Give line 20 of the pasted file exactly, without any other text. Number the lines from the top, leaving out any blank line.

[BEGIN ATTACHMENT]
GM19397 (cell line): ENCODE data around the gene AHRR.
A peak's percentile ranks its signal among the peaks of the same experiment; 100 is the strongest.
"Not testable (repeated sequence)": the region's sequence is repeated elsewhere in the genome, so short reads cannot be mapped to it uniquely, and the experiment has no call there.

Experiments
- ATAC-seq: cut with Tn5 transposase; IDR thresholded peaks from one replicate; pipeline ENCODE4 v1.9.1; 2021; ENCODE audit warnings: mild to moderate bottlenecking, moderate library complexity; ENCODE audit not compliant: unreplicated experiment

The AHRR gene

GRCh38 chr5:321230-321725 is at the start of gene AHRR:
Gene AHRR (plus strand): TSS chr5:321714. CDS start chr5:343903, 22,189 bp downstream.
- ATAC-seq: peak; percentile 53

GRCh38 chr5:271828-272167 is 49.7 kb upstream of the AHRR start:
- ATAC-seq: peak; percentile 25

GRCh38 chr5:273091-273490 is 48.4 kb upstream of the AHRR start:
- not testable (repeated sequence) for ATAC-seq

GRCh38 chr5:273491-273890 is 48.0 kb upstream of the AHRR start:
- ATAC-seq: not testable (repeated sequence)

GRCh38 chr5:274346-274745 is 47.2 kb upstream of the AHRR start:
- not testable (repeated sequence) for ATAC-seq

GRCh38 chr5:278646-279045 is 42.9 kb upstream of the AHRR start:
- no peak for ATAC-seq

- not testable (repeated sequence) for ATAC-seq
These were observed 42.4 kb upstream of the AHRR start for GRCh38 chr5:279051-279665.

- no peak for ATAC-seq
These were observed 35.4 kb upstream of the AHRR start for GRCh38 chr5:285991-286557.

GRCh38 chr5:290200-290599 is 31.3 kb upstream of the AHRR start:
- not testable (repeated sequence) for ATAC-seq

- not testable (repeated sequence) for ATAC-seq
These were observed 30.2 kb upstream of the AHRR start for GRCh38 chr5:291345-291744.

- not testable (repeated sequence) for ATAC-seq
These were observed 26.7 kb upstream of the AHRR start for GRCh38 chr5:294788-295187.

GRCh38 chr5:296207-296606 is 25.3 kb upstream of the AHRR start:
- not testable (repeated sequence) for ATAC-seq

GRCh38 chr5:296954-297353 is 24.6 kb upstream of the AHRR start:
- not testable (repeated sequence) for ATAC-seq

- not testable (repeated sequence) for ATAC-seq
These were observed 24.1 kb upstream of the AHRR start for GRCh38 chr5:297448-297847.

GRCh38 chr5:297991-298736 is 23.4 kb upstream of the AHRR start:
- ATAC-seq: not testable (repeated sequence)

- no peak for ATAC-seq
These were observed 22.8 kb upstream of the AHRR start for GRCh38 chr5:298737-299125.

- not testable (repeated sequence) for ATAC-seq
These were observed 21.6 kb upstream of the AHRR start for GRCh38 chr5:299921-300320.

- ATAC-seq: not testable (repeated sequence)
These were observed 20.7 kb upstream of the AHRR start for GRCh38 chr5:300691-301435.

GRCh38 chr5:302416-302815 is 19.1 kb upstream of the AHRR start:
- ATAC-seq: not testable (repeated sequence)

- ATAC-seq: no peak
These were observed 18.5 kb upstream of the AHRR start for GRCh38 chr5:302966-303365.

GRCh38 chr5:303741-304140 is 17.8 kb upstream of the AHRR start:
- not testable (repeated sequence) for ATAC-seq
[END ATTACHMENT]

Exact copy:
- not testable (repeated sequence) for ATAC-seq